Stand With Educators Series: The First Steps to Systemic Change
I’m really excited to share my Stand with Educators Series with you. You may or may not know that back in May, I did a podcast takeover for my friend Amber Harper from The Burned-In Teacher. This takeover was something that Amber and I had planned earlier in the school year but it happened to coincide with the "Stand with Educators" collaboration I did with Kaitlin from Kind Cotton.
The three of us are classroom teachers who feel passionately about standing with - and advocating for better - for educators. We know that better for teachers also means better for students. The Stand with Educators movement launched with a tee-shirt sale in which $5 of the proceeds from every sale helps to sponsor an educator to join The Burned-In Teacher Mastermind. This mastermind is a wonderful opportunity for educators who are ready to grow through their burnout and overwhelm. Thus far, we have sponsored 4 educators through this initiative, and we hope to sponsor many more!
This first episode of the Stand with Educators Series is about taking the next right steps to systemic change for educators. Even though these episodes were recorded and released at the end of last school year, I thought that - with the launch of The AfroEducator Podcast and the start of a new school year - this is the perfect time for you to dream big and set goals that cater to your wellbeing. True self-care is the hard work of creating boundaries, evaluating relationships, and taking steps to shift from the way things are to the way things can be. These episodes are all about actualizing possibilities—moving beyond imagination to reality. I hope that as you listen to these episodes, you feel inspired and empowered to teach and live authentically. You deserve to have the best school year yet!
Right now, the culture around education and teaching makes burnout a virtual certainty. Teachers are making the difficult choice to leave the classroom because of the overwhelming expectations. My state, South Carolina, has acknowledged and referenced a teacher shortage crisis. At the beginning of the 2020 school year, there were 700 unfilled teaching positions in my state. In January, it was reported that an additional 677 vacancies were created from teachers leaving midyear.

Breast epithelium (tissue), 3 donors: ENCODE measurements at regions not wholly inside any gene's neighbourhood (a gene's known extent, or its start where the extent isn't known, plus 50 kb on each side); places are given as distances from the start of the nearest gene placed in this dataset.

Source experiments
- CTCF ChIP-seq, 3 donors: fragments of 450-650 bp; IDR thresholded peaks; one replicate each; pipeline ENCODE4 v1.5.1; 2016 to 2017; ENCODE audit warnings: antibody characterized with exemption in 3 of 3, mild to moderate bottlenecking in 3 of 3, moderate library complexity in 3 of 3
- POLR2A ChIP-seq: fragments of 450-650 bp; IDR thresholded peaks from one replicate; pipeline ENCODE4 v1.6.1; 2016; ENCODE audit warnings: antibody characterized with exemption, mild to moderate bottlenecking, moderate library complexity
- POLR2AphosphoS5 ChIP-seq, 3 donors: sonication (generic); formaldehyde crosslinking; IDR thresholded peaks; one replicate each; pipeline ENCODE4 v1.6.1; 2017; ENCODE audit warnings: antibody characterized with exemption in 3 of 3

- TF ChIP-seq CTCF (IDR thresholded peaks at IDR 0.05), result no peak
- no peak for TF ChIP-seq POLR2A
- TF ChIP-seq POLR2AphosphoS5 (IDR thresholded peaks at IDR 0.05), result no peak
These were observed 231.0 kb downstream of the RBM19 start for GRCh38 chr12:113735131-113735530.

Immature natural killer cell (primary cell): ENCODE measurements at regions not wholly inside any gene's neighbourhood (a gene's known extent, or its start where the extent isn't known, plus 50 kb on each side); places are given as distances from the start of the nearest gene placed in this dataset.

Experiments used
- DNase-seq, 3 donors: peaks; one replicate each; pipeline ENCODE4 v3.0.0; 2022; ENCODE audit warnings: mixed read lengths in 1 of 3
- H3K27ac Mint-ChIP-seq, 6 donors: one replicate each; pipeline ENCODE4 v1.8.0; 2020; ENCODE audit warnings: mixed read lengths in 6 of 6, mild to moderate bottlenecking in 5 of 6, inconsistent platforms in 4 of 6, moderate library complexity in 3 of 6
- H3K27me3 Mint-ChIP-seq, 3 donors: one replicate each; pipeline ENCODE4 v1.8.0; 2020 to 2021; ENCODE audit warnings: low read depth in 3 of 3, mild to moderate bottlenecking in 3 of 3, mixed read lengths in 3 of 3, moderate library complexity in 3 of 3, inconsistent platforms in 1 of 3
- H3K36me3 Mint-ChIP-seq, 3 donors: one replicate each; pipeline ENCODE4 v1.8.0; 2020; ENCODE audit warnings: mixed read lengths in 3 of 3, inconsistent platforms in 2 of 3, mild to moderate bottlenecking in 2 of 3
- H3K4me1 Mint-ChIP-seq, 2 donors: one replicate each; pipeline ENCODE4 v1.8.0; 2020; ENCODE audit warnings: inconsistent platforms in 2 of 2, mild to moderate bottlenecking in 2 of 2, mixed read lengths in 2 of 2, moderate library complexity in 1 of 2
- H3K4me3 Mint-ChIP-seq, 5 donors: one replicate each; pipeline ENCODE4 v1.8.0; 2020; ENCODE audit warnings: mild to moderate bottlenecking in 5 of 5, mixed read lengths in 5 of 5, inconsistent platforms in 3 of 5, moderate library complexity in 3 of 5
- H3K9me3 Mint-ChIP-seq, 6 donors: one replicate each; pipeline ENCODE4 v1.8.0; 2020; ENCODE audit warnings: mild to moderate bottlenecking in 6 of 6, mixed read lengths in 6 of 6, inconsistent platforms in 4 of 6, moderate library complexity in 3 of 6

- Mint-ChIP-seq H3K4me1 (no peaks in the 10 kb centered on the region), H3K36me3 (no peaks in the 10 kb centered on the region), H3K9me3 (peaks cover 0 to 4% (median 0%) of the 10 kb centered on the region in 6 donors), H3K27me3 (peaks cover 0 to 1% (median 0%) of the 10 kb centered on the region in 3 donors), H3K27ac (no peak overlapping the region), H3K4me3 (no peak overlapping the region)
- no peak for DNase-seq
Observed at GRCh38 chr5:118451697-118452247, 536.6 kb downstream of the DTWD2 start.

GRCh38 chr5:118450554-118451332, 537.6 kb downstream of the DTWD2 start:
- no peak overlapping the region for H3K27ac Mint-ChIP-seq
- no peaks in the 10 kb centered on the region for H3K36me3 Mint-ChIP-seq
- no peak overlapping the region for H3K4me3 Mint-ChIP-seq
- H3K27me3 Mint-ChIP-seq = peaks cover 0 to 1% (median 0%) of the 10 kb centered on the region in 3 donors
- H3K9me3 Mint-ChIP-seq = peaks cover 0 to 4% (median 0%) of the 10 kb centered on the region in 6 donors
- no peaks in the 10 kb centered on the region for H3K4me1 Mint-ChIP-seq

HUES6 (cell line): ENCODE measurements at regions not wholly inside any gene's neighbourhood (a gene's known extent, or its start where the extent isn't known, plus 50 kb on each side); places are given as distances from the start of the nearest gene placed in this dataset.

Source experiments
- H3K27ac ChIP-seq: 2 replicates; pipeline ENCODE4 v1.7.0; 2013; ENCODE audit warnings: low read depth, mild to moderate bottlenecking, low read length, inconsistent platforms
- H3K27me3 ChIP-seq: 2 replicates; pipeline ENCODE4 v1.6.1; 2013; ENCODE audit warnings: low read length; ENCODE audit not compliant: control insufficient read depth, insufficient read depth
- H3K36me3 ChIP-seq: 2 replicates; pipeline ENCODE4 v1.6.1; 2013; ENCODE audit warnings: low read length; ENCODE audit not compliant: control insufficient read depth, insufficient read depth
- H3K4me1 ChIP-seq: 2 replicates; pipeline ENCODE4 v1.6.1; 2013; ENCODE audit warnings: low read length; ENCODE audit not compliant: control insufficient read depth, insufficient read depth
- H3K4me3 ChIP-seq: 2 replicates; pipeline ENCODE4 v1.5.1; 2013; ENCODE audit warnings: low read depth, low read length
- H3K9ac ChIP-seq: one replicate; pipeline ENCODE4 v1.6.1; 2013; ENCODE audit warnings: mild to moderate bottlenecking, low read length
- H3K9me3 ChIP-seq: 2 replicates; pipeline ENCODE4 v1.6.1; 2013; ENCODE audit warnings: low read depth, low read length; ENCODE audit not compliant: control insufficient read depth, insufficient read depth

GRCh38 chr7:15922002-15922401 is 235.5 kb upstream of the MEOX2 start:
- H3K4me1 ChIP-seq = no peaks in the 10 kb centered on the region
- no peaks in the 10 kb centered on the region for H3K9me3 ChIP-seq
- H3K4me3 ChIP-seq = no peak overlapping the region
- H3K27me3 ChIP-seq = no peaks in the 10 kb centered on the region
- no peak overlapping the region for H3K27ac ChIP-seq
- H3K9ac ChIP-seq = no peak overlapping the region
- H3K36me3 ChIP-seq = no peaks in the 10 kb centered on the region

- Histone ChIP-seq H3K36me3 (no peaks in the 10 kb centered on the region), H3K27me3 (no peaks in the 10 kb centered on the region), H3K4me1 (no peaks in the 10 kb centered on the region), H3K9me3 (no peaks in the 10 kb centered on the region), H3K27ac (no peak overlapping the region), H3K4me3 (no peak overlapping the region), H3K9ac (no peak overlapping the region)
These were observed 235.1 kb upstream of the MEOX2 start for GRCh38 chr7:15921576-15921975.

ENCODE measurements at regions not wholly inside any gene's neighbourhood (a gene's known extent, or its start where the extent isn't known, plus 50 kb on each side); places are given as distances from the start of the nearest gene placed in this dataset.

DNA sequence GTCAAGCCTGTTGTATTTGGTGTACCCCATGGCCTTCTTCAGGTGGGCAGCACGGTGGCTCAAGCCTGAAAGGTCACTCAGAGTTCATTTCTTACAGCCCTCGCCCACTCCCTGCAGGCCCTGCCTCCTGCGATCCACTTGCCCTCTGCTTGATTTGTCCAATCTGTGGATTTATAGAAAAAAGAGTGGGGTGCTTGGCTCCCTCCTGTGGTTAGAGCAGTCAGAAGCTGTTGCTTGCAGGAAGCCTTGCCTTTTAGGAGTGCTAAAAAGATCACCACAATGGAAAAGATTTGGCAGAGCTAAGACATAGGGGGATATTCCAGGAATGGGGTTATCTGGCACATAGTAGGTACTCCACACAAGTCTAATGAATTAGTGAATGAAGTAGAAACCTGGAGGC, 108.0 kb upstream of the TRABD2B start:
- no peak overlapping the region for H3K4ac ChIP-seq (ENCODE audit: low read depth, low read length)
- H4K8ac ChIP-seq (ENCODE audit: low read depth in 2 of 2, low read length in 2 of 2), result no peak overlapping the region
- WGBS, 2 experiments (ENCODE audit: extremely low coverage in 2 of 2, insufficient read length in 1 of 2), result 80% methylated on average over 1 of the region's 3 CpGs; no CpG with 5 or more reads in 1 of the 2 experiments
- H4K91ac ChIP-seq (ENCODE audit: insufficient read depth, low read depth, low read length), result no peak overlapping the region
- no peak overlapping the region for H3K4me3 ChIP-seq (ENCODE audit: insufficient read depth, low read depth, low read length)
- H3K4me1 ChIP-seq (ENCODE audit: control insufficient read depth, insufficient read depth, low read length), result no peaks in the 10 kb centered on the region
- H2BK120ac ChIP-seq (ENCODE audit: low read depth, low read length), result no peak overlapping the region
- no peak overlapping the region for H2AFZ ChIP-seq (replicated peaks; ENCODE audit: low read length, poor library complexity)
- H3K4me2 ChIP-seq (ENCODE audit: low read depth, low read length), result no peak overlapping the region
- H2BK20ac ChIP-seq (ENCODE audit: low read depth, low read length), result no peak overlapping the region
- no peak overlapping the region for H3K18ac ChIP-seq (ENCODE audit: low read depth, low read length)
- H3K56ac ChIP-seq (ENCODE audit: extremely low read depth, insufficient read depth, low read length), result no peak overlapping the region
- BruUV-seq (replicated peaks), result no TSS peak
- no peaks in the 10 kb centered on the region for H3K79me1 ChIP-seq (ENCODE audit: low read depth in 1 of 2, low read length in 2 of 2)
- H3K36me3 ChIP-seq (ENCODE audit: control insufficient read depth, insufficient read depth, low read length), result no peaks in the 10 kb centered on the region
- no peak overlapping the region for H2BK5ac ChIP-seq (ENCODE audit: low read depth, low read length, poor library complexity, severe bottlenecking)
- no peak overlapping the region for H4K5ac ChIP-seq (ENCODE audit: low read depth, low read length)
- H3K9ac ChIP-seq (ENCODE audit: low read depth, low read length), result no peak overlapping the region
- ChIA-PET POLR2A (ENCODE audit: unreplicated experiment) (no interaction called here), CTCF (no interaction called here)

It’s no wonder that there’s a teacher crisis - and not just in my state, but throughout the entire country. When martyrdom is the standard and overwork is normalized, eventually, people are going to reach a breaking point. There is no infrastructure and no plan for supporting struggling teachers. We should be supporting teachers long before they begin to struggle. Schools and districts need to invest in building cultures that are contrary to the harmful norms that drive teachers to burn out and eventually leave the profession.
We know that change needs to happen, but with such a deep and multifaceted problem, where do we even begin?
I’ll tell you.
We begin with AGENCY - with knowing our value and being empowered to assert our rights.
When we use our agency in deliberate ways that influence outcomes, we become advocates - agency is a path to advocacy.
I consider myself an advocate for the students in my classroom, and I also consider myself an advocate for teachers because I am a teacher. I'm also a two-time burn-out survivor who has tried to leave the profession multiple times. I know firsthand what it’s like to surrender yourself to this profession - to give so much that your physical and mental health suffers, and you have nothing left for anyone or anything else.
My story is one of many like it.
America’s public school system has long endorsed the concept of unwavering devotion to children. Overworked, overwhelmed teachers have long been the norm. Unfortunately, we only consider how the American Education System fails its students, and we neglect the reality that our education system has also failed its teachers.
It's done this by perpetuating the idea that “sacrifice” is the only and best way. This ideal can be traced back to industrialization when women became dominant figures in America’s public schools. Teaching was originally viewed as an extension of mothering. Women teachers were expected to remain unmarried so they could dedicate their lives to educating children. Those who chose to pursue family life were forced to resign because it would “detract” from a teacher’s commitment to her students. This is the crux of teaching culture in the U.S.